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The lever on the pen is another of the Artcraft questions.  The artists palette is the same as on many of the Artcraft’s that I own, but the lever is a new one to me.  I have seen “Artcraft” and Cromer Artcraft”, but this is the first “Edison Artcraft” that I have handled.  The only connection that I have been able to think of is with Edison /Arnold Pens of Petersburg, Virginia.  I have read that there may have been a connection between Ford Cromer and Edison.  This might point to a production connection early in Artcraft’s history.

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Finally, the nib.  It is an Artcraft No. 2, the same nib as found on the gold ringtop above.  Same familiar artist’s palette and heart hole.

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One thing that I am starting to see from the small number of Artcraft pens that I own, is that during the short time that they were in the the United States (Alabama), they had a wide variety of pen models, configurations, and names.  Then, they picked up stakes and moved to Argentina in the 30s.   Truly an intriguing Company.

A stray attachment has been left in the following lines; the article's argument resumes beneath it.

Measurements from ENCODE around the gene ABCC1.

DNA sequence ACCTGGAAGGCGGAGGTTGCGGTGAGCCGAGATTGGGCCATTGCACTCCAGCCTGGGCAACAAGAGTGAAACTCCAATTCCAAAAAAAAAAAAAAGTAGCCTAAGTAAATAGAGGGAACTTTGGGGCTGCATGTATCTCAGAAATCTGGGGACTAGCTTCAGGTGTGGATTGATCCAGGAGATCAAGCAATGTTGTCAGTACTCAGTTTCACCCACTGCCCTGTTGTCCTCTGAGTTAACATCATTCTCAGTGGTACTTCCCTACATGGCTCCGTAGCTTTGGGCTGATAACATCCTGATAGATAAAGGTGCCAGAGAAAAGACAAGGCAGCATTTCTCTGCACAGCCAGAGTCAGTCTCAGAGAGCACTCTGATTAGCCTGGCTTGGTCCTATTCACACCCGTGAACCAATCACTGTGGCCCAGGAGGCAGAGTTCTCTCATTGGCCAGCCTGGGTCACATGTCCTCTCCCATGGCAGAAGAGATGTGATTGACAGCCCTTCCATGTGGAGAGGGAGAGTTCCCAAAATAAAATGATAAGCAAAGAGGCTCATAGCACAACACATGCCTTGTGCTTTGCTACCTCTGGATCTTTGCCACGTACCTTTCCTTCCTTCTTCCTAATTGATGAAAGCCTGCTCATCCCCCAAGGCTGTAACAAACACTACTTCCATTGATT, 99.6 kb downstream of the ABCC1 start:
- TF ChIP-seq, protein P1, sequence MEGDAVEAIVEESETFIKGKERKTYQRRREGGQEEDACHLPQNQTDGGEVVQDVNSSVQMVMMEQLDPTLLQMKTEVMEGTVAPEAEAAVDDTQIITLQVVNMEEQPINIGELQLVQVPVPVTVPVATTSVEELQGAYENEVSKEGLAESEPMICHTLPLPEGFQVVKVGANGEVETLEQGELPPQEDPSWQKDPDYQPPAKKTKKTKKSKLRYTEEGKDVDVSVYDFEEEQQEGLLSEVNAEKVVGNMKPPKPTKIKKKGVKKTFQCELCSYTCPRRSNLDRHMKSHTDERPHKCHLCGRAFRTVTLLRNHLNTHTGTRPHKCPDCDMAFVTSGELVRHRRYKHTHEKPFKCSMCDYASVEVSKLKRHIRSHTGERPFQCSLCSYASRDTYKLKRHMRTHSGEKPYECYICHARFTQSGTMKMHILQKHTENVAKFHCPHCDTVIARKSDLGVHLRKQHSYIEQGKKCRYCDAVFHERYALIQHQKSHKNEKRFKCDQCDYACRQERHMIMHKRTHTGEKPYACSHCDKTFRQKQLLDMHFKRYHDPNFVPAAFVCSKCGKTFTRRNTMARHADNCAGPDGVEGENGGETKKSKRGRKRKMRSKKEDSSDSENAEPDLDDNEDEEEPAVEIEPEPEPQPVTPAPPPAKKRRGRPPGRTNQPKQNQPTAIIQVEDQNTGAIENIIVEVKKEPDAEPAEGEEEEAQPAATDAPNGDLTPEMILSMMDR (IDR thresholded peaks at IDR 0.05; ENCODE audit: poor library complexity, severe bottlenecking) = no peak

11-12-12 Edit:   The following comment was received from Alabama native, and Artcraft collector, John Hubbard, which may shed some light on the Edison Artcraft name.  It also places this pen in the 1920 range ~

“The Edison Artcraft imprint certainly is interesting. On October 22, 1920, Ford Cromer, G.B. Forbes, and Harriet Cromer incorporated under the name “Edison-Cromer Pen Co., Inc.” The name of the company was changed shortly afterward to “Cromer Artcraft Pen Co., Inc.” Since Ford Cromer was originally a traveling salesman for Edison Pen Company, it would seem very likely that he had his first pens made by Edison under contract. But perhaps Edison objected to his use of their name in his company name because of the possibility of confusion and the name was changed accordingly.”